My Exit Strategy
Iraq war supporters constantly challenge critics to offer solutions to BushCheney’s fiasco in that unfortunate country. Not that most of these apologists are interested in any new ideas or thoughtful discussion; they simply want a target that they can, in turn, demonize. Any alternatives are immediately attacked and savaged, leaving the current policies more or less in place. This strategy works because few Americans are willing to admit that this nation has truly fucked up in Iraq. There are simply no good alternatives. Iraq is screwed. America is screwed. All we can hope for at this point is that the final deal will not be too horribly catastrophic.
BushCheney insists that the cause is not lost. Of course he does. To do otherwise would subject him to the opprobrium he has so richly earned. But why will I believe that he is any more competent now than he was in 2003 when he arrogantly plunged this nation into an illegal war in Iraq. Turning point after tipping point after new initiative has all come to naught. Nothing BushCheney can do or say will convince me that another three, six or however many more months of pursuing a “clear and unchanging strategy” will produce any results different from what we have already seen.
Putting my mouth where my money is, I offer my own solution. Like any option for Iraq, it sucks, will lead to more carnage and leaves America’s reputation in tatters. I don’t think any policy can avoid that. What my suggestion does , however, is remove the occupation force and leave Iraq to the Iraqis, which is what they wanted all along. That sentiment is obvious in Anthony Shadid’s account of the American invasion and its aftermath, Night Draws Near. That sentiment is echoed by Rajiv Chandrasekaran, author of Imperial Life in the Emerald City: Inside Iraq’s Green Zone in this interview:
I don't believe the mess we're seeing now was inevitable. Had fewer bad decisions been made, and had the appropriate resources been brought to bear, Iraq would be a fundamentally different place, one that is a lot more stable and secure. I don't believe we could have prevented an insurgency -- there always would have been one, led by zealots who saw no room for compromise. There always would have been some degree of sectarian conflict. But it didn't have to be this bad. It's hard to remember now, but we did have a window of opportunity in the weeks and months immediately following the fall of Saddam's government. But instead of listening to the Iraqi people, and marshaling the appropriate resources to reconstruct the country, the CPA squandered that opportunity by pursuing irrelevant policies and preventing Iraqi leaders from exercising any real governing authority. (emphasis added)
What would I do? I would withdraw American forces over the next six to nine months. I would work with the elected Iraqi government to seek international assistance, including Iraq’s neighbors Syria, Iran, Turkey and Saudi Arabia to stabilize the nation and prevent the chaos from spilling across the greater Middle East. I would ask Congress to appropriate substantial reconstruction aid to be administered by the Iraqis under the guidance of an international oversight body. I would ask Congress to pass a resolution apologizing to the Iraqi people for wrecking their country.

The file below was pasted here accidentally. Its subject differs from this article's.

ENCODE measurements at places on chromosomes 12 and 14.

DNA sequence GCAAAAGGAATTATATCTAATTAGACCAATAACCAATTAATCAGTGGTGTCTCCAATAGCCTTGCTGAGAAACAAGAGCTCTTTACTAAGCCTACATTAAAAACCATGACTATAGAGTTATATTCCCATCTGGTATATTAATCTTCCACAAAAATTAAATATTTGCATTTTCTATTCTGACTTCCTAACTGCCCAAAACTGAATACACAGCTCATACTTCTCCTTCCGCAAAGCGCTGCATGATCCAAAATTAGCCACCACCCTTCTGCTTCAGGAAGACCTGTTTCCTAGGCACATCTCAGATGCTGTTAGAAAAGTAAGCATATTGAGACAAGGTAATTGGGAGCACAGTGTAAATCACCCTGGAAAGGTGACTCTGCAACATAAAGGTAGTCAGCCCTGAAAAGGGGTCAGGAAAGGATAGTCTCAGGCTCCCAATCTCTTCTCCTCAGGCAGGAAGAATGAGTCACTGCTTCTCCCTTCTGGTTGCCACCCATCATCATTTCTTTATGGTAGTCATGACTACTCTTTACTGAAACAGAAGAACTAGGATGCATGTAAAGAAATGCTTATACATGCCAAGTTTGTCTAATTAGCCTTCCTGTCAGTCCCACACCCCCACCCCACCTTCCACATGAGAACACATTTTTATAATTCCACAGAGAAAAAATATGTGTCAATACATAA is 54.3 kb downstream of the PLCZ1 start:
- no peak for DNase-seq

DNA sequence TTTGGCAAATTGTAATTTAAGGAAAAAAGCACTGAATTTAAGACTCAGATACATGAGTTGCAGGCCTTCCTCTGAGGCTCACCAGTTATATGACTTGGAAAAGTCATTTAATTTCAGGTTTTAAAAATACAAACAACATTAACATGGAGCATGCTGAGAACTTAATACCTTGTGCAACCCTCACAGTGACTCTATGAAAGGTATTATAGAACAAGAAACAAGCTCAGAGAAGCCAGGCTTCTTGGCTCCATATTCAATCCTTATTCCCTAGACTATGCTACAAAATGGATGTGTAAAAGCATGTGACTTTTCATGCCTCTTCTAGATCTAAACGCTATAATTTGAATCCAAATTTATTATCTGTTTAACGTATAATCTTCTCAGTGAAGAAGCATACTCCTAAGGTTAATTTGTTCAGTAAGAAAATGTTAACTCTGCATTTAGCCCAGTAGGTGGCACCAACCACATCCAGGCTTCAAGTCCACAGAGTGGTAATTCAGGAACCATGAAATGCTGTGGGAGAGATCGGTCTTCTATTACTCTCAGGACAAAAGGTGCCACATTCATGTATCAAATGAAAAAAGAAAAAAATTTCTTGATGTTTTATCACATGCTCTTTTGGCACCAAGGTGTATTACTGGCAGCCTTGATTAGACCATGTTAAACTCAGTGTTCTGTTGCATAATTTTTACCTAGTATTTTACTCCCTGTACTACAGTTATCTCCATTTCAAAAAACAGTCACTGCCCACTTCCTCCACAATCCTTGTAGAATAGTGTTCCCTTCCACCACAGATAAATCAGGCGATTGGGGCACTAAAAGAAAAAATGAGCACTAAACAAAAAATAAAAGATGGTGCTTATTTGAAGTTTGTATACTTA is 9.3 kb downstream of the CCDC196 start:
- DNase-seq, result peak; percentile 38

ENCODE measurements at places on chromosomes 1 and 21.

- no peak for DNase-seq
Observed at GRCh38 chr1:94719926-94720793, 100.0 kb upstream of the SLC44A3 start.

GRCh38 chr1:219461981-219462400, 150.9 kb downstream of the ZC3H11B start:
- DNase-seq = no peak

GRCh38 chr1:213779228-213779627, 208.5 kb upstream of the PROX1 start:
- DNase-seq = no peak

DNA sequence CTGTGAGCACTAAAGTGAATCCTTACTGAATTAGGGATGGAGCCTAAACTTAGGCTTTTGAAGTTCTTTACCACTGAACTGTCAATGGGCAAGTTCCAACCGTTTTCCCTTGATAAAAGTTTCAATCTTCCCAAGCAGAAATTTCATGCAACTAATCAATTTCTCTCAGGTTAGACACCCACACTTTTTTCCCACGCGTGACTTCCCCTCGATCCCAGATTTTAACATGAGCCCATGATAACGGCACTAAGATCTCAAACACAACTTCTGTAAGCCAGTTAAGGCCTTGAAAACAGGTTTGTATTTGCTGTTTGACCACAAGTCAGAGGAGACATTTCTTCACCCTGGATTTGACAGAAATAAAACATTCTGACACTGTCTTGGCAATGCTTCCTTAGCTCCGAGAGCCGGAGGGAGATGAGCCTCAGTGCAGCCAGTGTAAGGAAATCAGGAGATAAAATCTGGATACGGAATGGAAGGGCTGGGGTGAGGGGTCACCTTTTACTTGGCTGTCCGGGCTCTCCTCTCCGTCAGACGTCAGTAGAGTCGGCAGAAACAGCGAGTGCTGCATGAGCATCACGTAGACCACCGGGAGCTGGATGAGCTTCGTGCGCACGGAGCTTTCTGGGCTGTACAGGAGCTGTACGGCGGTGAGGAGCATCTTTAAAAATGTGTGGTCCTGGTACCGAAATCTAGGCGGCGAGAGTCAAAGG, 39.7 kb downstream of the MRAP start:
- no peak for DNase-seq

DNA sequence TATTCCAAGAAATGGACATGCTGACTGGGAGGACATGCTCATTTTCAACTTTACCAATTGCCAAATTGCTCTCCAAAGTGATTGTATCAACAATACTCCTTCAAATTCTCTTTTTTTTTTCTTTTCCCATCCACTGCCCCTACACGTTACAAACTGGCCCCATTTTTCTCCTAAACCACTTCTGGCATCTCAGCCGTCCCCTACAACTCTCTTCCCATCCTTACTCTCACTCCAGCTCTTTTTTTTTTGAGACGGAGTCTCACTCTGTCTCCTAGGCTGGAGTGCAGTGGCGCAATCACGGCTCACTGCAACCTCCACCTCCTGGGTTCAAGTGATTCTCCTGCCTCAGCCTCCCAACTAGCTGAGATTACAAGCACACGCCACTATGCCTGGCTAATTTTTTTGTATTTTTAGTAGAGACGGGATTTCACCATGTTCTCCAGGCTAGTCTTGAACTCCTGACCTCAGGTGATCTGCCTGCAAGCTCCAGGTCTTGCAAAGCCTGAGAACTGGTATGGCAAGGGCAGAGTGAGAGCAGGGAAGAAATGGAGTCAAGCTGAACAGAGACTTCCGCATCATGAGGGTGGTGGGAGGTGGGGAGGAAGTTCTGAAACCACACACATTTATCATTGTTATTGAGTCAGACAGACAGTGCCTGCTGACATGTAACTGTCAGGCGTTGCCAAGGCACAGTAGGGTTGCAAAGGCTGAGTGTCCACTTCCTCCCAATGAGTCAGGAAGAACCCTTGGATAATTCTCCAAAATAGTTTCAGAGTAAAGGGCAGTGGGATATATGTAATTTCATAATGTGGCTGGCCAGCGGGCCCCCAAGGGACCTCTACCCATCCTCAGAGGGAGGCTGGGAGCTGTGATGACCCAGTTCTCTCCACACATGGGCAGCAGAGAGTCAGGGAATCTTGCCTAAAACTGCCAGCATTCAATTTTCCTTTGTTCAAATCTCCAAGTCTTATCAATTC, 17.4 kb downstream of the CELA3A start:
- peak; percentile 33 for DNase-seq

Please note that my policy would not necessarily prevent civil war in Iraq. It’s based primarily on the hope that Iraqis, left to their own devices, would back away from that disaster but it offers no guarantees. Civil war may well ensure; that may be the only way the contending factions can come to terms with each other. Experience has shown that US forces are unable to prevent the contending factions from killing each other. I wish it were otherwise but it is not. That is the consequence of our very poorly executed operation to remove Saddam Hussein from power. There’s a reason why he lasted so long–everyone knew that without a strong central government Iraq would descend into chaos. The US removed that central government without a plan to create anything remotely capable of governing Iraq after Saddam Hussein. What the world has seen in the past three and a half years is the result of our folly.
As for the “war on terror”, the United States and other nations can deal with that threat–from Iraq or any other location–in two ways. First, we should focus on intelligence and counter-intelligence to identify and disrupt terrorist plans and operations. Our own considerable resources can be combined with other nations, particularly nations who have the assets and ability to surveil and infiltrate terrorist groups, to create a global anti-terrorist network. Second, when these efforts identify specific groups and plans, we can deploy our special forces to disrupt them. It’s pretty simple, actually. The terrorists may be dangerous but they are no Soviet Union or Nazi Germany. Cooperation and patience can deal with the threat they pose.
I would also urge the US government to pursue the war profiteers who have used the Iraq war to loot the treasury. Just as Harry Truman pursued similar corruption during World War II, America needs a vigilant effort to recover the unjust enrichment of the Iraq war profiteers who have found an economic bonanza while simultaneously shortchanging American troops and the Iraqi people.
My policy is no panacea. The results will be ugly but that’s the consequence of BushCheney’s failed policy. Anything else is simply sending more Americans to their deaths in some vain attempt to prevent BushCheney from having to acknowledge their failure.
[Cross-posted at Mockingbird's Medley.]